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Discover Jacob's Creek

Winemaking Process

The winemaking process starts with the grapes on the vine but a number of important steps are taken following the harvest to ensure we craft great wines. The process can vary greatly depending on whether a wine is red or white, its style and flavour. In the following guide we've shown the steps we take to craft our Jacob's Creek Reserve Barossa Shiraz.

Jacob's Creek
Reserve Barossa Shiraz

Rich, Soft, Balanced

  • 1

    The First Taste, On the Vines

    Our viticulturists and winemakers visit every the vineyard to taste the fruit and determine the optimal time to start harvesting.

  • 2

    The Harvest

    Grapes are picked. Most are picked with a harvester to minimise the time it takes to get the grapes to the winery to best retain freshness of the fruit. Some are picked by hand during the day, such as the old delicate vines or where the site is too steep.

  • 3

    The Transfer

    Time is critical. We fill the grape bins in the vineyard and take the grapes by truck to our winery as soon as possible.

  • 4

    The De-Stemmer

    The de-stemmer gently removes the stalks from the grapes.

  • 5

    The Ferment

    Reds are fermented on skins, as it’s the skins that contribute most of the colour and tannin to the wine. Yeast is added and fermentation takes place under the careful watch of our winemakers. Individual parcels are fermented separately, so the timing varies. Typically, a parcel destined for our Reserve Shiraz spends around 10-12 days fermenting before it is ready to be pressed.

    As the juice ferments, bubbles rise to the surface and carry grape skins with them. They can form a ‘cap’ which needs to be broken up using processes such as ‘pumping over’ (pumping the wine from the bottom to the top) and occasionally ‘pushing down the caps’ (with a plunger). This also maximises the extraction of colour and tannins.

  • 6

    The Press

    After primary fermentation, red grapes are then pressed to separate out the wine from the skins and pulp.

  • 7

    Malolactic Fermentation

    All of our red wines undergo malolactic fermentation, a natural process where malic acid is converted to softer lactic acid. Some parcels of our premium red wines are selected for barrel maturation to add oak nuances and texture, and to soften tannins.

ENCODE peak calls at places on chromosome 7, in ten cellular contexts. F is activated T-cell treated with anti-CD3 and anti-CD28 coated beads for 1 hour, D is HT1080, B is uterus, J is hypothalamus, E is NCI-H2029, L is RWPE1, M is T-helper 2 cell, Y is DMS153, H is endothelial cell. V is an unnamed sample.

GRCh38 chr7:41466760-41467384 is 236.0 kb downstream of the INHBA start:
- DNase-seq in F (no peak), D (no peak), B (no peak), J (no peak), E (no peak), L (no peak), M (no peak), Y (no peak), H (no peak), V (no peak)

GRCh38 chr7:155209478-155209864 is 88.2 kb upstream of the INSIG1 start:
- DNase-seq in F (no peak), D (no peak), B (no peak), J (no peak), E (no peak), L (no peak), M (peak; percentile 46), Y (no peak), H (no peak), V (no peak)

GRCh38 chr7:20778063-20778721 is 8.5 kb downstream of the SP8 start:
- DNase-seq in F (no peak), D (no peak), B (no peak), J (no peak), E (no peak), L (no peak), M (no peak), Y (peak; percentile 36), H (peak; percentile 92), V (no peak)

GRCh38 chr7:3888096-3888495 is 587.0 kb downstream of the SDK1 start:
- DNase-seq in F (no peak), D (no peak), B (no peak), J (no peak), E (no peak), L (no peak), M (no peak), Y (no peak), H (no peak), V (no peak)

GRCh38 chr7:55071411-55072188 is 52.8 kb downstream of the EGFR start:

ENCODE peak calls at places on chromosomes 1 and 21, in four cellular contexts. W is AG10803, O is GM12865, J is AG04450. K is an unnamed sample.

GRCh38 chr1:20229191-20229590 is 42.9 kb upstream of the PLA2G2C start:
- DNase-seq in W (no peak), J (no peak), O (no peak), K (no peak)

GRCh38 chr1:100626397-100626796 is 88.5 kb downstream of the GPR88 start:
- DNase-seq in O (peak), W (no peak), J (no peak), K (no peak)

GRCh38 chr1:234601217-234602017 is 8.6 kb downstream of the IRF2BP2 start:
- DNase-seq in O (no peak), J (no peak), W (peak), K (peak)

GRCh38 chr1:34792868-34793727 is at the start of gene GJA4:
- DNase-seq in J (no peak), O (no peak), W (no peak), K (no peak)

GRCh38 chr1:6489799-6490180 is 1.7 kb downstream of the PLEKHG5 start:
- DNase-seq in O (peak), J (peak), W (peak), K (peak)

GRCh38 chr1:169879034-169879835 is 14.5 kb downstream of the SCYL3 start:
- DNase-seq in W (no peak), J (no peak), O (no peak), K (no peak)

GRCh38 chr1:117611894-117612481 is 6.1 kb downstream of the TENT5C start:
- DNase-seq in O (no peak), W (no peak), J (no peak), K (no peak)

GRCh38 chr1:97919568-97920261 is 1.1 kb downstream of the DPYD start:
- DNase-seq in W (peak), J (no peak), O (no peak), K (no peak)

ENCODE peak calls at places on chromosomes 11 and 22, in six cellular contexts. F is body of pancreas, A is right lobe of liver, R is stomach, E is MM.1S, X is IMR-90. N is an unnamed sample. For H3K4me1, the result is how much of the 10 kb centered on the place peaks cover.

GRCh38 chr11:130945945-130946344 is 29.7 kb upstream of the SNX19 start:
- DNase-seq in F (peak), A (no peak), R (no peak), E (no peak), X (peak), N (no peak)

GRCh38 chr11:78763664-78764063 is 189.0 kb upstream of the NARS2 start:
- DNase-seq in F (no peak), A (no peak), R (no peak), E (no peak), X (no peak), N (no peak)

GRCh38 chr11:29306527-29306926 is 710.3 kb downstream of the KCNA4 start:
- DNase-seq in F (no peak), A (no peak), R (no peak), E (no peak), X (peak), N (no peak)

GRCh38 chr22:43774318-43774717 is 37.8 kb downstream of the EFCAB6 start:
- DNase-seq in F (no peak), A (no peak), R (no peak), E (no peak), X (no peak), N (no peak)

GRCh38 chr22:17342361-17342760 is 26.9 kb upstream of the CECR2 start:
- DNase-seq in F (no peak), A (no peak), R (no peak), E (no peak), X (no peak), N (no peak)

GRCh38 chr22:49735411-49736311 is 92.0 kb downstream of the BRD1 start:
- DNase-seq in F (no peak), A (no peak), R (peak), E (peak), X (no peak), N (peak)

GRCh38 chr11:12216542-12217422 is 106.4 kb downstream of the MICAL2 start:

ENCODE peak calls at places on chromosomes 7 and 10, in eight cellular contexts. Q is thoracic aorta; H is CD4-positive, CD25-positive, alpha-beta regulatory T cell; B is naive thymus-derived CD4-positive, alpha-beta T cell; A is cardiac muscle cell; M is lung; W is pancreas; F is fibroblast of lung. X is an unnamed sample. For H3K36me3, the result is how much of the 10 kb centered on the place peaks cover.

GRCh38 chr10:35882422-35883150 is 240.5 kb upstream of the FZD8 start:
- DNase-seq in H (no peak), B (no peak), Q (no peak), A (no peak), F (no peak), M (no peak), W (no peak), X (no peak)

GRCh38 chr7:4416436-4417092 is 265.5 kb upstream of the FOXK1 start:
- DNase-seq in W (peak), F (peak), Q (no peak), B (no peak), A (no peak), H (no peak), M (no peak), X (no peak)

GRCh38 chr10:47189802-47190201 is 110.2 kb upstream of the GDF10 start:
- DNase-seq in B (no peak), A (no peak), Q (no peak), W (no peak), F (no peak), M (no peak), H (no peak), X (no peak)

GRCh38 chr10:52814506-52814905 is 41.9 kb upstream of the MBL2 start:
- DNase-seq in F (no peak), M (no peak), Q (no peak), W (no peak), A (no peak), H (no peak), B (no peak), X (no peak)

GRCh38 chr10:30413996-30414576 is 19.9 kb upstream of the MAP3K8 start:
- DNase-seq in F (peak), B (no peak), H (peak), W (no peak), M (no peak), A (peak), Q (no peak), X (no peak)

• 8

    Oak Maturation

    Depending on the desired wine style, the wine is left to mature on oak for a period of 6-24 months. Aromatic-styles, such as Pinot Noir with its inherently softer tannins spends less time on oak, while more assertive styles such as, young Cabernet Sauvignon spends more time on oak.

    Different types of oak impart different flavours. For our Reserve Shiraz we use a slightly higher percentage of American oak than French oak due to the way it complements the rich, yet softly structured nature of Barossa Shiraz.

  • 9

    Filtration and Bottling

    Through filtration, the wine takes its final, clear and bright form. This is done with the lightest touch possible to deliver you a wine that showcases the character of our regions.

    We bottle our reds mostly in screw cap for preservation of quality, and a small quantity also in traditional cork for the few countries which prefer it.

  • 10

    Bottle Maturation

    After bottling, some premium reds are left for a further period, to mature perfectly before being released for sale. The timing is determined by the winemaker who considers when the flavours have become well-integrated and the wine has entered the start of its ideal drinking window.

    With the premium nature of our Reserve range, it is well suited to medium-term bottle maturation. With a few years of careful cellaring, the wine can evolve, during which the overt fruit flavours will become subdued and more savoury complexity will develop.